BTW, does anyone knows what grease could be used as substitute for that? I'm just sure that it has to be high temp resistant, so that it doesn't melt on warm days and slips on the glass or blades...
And about contact cement: what's that?
I'm using magnetized screwdrivers, ie. just rub screwdriver with magnet few times and it's holding screws quite good
09-19-2008, 03:13 PM   #29
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QuoteOriginally posted by Spex Quote
Can you see trough the glass any oil or any stains on aperture blades? If not, it could be that aperture ring lubrication is dried out o stuck for some other reason. I opened 3 lenses recently and with one that's really good, I screwed things by cleaning that grease on aperture ring, so it was very hard to rotate it
But then I took some grease from other lenses that are bad...
BTW, does anyone knows what grease could be used as substitute for that? I'm just sure that it has to be high temp resistant, so that it doesn't melt on warm days and slips on the glass or blades...
And about contact cement: what's that?
I'm using magnetized screwdrivers, ie. just rub screwdriver with magnet few times and it's holding screws quite good
There doesn't seem to be any oil stains on the blades. But I'll have a better idea of what's stuck/dry once I get in there.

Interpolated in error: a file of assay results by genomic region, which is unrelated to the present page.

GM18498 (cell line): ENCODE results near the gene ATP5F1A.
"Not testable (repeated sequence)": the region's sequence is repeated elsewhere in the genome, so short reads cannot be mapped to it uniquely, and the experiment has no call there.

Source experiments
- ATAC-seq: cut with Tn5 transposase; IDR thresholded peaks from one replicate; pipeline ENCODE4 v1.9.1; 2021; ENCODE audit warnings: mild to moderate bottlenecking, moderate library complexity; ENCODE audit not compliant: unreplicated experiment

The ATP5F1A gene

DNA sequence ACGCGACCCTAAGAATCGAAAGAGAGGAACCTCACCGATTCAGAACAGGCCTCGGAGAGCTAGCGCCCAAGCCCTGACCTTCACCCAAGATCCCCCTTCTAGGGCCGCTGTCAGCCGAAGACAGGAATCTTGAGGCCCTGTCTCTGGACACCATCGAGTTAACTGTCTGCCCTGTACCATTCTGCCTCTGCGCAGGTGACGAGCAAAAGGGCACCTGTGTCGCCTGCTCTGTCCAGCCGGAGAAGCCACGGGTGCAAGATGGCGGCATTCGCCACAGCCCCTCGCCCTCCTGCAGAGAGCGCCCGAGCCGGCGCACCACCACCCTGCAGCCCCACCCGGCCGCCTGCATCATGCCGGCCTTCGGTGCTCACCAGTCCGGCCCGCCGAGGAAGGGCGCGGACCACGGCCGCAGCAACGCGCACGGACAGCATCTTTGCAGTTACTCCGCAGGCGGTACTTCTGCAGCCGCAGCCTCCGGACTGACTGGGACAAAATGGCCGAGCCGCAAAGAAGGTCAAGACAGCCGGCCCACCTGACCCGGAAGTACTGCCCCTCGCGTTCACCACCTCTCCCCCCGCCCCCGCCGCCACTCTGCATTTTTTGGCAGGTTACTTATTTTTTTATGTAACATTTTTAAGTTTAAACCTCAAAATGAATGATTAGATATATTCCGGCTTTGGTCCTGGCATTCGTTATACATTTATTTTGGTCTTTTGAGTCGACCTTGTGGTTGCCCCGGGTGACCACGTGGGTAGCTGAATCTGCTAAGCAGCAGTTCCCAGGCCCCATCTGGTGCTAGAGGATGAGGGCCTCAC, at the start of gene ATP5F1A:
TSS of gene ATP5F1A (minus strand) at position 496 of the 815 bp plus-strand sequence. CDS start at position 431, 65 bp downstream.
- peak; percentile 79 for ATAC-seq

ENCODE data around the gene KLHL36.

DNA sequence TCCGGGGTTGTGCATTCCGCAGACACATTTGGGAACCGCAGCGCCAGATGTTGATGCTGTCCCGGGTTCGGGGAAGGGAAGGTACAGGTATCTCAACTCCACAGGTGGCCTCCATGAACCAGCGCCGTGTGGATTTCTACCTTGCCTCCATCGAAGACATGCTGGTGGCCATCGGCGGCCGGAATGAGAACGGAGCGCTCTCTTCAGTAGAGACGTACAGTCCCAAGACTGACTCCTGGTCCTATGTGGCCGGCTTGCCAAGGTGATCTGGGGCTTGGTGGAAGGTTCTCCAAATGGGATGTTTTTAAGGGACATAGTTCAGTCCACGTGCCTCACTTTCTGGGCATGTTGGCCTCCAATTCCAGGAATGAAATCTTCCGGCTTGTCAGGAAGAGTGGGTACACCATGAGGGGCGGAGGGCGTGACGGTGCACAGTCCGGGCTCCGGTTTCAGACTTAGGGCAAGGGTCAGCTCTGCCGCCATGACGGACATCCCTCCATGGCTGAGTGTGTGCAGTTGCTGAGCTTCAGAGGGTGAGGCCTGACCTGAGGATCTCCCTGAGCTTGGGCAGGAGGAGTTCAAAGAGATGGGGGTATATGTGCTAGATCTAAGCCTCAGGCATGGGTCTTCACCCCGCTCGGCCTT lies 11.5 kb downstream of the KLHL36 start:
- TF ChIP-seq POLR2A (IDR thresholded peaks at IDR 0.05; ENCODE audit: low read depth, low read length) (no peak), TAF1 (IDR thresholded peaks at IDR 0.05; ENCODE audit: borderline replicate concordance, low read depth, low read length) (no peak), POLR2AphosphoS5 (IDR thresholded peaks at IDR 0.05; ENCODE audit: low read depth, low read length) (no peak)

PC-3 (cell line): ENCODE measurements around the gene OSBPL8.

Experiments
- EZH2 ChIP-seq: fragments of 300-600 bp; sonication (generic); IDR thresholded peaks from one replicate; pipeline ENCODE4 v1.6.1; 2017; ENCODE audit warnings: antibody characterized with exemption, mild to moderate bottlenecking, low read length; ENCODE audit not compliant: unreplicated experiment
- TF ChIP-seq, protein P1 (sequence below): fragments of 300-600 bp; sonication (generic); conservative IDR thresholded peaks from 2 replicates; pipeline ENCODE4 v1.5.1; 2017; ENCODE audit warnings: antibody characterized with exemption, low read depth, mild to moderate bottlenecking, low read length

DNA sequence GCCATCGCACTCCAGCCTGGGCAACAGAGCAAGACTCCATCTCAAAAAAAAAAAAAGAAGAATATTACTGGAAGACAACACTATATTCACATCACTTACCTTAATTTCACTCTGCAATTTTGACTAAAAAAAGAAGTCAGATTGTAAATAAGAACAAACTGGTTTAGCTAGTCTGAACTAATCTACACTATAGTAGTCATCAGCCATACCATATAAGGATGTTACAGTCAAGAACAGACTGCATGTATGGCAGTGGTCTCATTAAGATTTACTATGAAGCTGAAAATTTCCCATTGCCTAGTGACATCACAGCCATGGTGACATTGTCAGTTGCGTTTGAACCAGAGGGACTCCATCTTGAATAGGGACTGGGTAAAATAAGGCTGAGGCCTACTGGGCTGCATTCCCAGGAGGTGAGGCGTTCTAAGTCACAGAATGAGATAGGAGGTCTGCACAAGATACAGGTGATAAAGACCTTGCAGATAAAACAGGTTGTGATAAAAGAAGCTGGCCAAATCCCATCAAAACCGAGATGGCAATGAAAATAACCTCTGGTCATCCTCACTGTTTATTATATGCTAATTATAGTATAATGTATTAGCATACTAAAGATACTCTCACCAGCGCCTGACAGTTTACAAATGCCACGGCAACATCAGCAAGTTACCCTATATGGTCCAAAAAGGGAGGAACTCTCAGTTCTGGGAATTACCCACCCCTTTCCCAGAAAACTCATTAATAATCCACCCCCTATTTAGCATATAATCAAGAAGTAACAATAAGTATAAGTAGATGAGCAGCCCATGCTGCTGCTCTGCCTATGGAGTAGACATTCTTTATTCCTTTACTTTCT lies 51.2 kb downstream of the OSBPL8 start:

I would also like to find out what kind of grease goes into various parts of the lens.
In particular, I'm considering replacing the focus thread grease, as there seems to be a lot of crap in there.
09-20-2008, 10:17 PM   #30
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QuoteOriginally posted by TimB Quote
Ben,

I started by removing the whole optical assembly barrel, and I see what you're saying about unscrewing the name ring, I don's see a way to do it.
Usually there are little notches to grab onto, but this one doesn't have any (see picture).

Any suggestions???
The official tool is a rubber ring that uses friction on just the name ring. MicroTools has it on their site. If you can find something rubber that fits just inside the filter threads and doesn't touch the front element, it will probably work.

Most name rings use the filter threads, so clean these first with a toothbrush if they're dirty. From the photo, this name ring might screw into its own threads. A few times, I have used a few drops of WD40 in the name ring threads to help a stubborn ring turn.

I had a lens like this with similar symptoms and no visible oil. Cleaning the blades had no effect. I thought the mechanism just behind the mount had too much friction. I used a few drops of WD40 there and it fixed the slow aperture. The lens worked for months that way before I was comfortable selling it as a working item.